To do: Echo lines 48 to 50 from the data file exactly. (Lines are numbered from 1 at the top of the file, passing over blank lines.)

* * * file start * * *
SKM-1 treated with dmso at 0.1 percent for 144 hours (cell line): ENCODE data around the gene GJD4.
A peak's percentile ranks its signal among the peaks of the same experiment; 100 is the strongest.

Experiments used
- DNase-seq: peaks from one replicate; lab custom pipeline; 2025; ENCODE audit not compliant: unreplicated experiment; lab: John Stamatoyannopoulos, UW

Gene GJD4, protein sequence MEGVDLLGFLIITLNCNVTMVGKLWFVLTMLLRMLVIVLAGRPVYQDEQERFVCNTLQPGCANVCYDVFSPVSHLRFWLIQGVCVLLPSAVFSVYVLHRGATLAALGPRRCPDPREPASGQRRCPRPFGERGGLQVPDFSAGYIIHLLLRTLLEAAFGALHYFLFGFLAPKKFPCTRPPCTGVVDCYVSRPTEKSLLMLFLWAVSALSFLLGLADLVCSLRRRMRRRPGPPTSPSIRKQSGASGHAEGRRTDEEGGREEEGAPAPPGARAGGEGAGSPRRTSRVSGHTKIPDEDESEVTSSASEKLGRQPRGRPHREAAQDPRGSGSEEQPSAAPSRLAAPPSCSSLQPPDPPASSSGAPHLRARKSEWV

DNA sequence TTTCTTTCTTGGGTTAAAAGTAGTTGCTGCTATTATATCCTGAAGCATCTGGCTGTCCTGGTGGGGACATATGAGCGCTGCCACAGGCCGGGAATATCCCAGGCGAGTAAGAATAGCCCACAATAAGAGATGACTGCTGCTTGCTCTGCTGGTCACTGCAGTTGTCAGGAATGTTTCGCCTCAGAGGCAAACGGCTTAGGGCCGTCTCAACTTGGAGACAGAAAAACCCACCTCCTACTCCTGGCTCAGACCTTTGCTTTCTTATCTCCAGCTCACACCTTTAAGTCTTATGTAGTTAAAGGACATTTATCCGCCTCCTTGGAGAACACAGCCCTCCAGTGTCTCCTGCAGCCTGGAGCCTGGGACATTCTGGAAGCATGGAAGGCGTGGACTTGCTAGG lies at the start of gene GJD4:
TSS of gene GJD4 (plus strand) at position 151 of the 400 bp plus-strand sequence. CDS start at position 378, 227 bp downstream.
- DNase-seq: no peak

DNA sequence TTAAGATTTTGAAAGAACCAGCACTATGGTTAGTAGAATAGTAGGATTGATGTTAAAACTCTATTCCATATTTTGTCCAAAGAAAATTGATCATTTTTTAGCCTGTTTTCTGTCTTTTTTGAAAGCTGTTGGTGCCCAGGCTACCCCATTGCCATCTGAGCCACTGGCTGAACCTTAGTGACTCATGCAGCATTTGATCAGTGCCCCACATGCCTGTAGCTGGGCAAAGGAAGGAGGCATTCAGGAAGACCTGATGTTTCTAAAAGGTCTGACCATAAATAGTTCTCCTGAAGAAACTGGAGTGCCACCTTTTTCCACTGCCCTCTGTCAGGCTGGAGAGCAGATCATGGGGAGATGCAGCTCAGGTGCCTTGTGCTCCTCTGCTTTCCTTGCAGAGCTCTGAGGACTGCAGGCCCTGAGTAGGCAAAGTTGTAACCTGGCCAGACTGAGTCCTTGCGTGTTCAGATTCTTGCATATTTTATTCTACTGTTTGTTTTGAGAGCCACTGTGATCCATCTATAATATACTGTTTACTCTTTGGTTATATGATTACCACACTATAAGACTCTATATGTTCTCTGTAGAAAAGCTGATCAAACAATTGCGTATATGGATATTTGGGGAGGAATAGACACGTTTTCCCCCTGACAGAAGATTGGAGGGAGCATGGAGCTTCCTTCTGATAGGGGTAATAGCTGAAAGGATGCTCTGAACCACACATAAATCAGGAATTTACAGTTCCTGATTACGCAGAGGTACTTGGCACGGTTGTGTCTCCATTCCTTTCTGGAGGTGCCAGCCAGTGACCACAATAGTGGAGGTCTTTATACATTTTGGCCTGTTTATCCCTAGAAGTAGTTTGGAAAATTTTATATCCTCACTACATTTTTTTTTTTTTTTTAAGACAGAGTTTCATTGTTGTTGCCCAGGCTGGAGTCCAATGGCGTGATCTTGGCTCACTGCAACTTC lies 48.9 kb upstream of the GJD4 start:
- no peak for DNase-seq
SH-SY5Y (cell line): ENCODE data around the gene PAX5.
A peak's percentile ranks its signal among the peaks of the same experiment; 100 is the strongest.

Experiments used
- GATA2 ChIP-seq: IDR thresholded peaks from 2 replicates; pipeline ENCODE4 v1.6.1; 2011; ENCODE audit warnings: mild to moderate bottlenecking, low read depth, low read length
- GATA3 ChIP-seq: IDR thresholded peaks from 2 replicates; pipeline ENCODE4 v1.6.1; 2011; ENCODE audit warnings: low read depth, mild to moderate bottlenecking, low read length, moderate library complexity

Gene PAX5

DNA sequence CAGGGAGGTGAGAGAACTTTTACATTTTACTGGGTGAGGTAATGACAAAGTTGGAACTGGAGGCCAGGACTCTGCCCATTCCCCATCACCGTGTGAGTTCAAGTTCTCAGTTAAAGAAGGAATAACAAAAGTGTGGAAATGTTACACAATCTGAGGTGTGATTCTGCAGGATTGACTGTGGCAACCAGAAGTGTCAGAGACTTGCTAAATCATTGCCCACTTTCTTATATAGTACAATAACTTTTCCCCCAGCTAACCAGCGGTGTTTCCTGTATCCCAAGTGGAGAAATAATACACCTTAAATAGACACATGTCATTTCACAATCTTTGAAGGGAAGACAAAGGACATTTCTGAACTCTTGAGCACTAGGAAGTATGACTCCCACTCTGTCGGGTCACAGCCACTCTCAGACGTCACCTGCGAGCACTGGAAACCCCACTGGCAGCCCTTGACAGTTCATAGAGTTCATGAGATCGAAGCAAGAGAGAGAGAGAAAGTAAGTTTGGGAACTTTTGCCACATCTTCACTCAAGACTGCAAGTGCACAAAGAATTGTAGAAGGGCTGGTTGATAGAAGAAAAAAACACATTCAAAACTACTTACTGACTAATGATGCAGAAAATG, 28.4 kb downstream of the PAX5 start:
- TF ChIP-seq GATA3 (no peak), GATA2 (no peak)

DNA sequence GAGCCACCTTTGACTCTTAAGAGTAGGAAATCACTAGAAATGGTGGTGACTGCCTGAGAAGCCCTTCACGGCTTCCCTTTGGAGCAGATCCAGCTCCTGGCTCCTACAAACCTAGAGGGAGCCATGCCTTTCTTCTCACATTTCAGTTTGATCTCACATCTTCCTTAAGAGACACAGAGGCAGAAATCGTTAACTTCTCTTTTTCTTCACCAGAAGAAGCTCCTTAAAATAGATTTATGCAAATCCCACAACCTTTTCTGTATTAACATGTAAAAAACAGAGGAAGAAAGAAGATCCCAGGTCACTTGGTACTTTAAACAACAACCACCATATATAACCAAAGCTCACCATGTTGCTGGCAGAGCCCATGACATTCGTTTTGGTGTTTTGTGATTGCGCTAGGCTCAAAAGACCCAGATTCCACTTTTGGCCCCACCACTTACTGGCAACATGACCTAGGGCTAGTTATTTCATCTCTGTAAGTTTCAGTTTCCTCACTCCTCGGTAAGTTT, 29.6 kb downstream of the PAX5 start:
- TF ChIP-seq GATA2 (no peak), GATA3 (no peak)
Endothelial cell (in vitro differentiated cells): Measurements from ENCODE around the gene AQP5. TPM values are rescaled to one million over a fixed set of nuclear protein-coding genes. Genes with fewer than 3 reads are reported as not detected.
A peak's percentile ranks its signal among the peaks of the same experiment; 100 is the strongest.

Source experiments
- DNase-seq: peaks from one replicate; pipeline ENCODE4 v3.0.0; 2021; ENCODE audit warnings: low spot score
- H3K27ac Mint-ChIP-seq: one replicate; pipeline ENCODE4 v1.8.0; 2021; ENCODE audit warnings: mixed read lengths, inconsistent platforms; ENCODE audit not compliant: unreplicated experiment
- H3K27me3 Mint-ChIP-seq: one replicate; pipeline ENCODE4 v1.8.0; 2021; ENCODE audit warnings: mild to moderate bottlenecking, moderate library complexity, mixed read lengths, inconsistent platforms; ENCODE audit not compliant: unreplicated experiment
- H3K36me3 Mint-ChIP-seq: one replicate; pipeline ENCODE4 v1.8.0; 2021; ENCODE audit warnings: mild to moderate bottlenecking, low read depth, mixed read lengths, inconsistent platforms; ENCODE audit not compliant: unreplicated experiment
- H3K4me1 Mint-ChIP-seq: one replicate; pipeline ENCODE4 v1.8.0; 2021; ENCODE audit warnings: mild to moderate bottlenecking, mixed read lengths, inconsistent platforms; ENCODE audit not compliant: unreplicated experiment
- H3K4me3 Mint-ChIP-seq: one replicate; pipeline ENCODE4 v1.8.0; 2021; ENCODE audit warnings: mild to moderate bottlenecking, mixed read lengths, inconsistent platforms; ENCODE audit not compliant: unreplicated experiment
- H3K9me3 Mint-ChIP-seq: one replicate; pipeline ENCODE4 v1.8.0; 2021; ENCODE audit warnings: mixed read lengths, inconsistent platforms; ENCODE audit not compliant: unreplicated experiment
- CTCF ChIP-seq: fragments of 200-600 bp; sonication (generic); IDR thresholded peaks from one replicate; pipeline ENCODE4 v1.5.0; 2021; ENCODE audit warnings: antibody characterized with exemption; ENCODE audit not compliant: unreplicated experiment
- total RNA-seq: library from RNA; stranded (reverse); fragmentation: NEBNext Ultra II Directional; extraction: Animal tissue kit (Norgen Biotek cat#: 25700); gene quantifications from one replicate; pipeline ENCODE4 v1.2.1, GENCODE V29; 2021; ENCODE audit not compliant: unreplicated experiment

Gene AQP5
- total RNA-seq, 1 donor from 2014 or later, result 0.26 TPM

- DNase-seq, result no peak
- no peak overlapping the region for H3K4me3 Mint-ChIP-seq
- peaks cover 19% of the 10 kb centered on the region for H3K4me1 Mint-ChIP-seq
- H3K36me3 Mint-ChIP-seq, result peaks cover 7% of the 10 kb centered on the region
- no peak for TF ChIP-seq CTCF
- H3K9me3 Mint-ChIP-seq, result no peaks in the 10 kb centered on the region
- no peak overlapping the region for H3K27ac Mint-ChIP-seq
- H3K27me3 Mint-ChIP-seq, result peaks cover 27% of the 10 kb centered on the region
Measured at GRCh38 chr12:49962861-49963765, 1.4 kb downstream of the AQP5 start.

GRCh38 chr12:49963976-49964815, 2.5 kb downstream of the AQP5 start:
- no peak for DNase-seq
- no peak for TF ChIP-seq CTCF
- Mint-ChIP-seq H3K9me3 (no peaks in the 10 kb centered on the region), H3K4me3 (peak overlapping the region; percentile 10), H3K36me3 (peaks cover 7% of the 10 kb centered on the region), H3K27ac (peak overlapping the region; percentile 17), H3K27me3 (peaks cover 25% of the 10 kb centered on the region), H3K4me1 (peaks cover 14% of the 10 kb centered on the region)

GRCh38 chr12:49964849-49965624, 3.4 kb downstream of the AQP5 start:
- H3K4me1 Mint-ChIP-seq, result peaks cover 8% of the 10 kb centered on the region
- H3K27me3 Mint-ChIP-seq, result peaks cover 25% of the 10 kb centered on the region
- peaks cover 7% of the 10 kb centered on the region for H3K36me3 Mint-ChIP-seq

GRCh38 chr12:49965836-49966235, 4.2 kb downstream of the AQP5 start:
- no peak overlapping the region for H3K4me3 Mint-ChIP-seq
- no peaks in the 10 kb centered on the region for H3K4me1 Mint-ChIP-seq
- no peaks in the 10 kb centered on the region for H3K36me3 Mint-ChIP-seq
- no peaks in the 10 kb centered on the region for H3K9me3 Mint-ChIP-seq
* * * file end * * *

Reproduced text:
GRCh38 chr12:49964849-49965624, 3.4 kb downstream of the AQP5 start:
- H3K4me1 Mint-ChIP-seq, result peaks cover 8% of the 10 kb centered on the region
- H3K27me3 Mint-ChIP-seq, result peaks cover 25% of the 10 kb centered on the region